Chris is not the first to arrive at the conclusion that we need to test and measure for the Contrast at a given resolution, or the other way round the resolution is that frequency/number of pixels/lines that can be displayed with a given level of contrast. And color resolution and so on.
Luminance contrast can be dependent on colour contrast, hence Florian Friedrich CEO of the German test laboratory, AVTOP (that also developed the HDFury HDR control software) argument
against colour subpixel subsampling a few years ago.
ICDM turned this into a standard as Bob Raikes that took over as editor/publisher at DisplayDaily from Chris Chinnock, points out
At the time, and after a lot of thought, I came to the conclusion that the only way to really specify the resolution was to quote the resolution and also the contrast between adjacent pixels at that resolution (which I called detail contrast). The idea was that monitor buyers would then be able to decide what level of detail contrast was needed for a particular application and set their 'cut off' for tenders and RFQs at that level. That would have really helped me to communicate the superior quality of my products to customers without having to get into side by side demonstrations (which we invariably won, in terms of image quality, but which took a lot of time).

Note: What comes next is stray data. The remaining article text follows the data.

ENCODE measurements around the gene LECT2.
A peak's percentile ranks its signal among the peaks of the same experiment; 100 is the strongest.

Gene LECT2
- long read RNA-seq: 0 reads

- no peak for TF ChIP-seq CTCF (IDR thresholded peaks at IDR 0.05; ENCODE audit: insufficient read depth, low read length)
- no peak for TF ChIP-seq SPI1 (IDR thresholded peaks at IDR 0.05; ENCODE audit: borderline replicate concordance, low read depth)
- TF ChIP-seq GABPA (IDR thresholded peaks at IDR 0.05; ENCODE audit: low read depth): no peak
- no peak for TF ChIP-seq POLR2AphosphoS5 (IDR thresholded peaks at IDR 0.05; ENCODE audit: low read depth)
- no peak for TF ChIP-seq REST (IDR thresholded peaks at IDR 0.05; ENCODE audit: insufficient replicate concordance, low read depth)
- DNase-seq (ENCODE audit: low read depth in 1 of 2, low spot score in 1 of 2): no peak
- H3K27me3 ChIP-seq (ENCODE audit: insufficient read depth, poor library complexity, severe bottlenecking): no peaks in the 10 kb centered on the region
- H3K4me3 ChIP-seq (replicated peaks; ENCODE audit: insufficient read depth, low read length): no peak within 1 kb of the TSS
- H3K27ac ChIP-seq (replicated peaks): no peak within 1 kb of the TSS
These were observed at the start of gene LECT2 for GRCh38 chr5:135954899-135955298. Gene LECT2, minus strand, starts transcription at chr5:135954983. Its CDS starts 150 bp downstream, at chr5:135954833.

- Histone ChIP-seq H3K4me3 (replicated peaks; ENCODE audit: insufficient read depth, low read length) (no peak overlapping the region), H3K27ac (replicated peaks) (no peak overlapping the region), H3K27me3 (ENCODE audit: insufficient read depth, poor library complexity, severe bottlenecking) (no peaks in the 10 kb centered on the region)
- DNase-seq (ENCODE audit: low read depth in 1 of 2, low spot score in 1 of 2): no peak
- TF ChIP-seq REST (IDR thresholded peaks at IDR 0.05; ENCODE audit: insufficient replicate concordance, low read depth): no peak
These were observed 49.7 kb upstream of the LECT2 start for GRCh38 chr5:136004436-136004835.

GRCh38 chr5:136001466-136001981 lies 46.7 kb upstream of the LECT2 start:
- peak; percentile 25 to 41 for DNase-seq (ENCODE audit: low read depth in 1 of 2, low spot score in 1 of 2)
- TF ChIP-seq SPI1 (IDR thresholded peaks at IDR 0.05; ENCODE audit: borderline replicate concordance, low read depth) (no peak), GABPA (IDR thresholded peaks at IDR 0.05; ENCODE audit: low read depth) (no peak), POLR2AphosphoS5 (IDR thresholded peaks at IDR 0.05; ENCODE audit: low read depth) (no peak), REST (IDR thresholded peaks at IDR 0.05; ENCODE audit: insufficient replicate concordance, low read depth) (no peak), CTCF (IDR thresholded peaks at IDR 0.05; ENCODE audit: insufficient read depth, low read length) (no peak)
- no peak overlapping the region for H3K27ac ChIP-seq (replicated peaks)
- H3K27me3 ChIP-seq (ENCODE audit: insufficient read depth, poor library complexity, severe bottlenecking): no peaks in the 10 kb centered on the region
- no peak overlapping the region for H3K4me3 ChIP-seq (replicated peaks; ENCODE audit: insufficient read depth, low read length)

Unfortunately, in those days, I was a "sharp end" in sales and marketing and really didn't understand the way that the display metrology community and supply chain worked, so I wasn't able to change things at all.
The controversy on "what is resolution" may have now been resolved (pun intended) by a decision by the ICDM in May to adopt a modified method for defining resolution in the current IDMS standard for display measurement, as the previous version had been created with only RGB pixels in mind.
The key point about the new definition is that it states that the contrast (Michelson contrast in this case, which helps to avoid issues with displays where pixels can be completely off, such as OLEDs, and which then always show infinite contrast because you are, effectively, dividing by zero) has to be specified at the claimed resolution. "Pass and fail" limits (25% for video and 50% for computer monitors) are still available, but the contrast also has to be shown. That means, effectively, two numbers - the resolution and the contrast at that resolution.
Candice H. Brown Elliot delves deeper
into the issue and new standard.
The standard document with the various updates/errata documenst can be downloaded here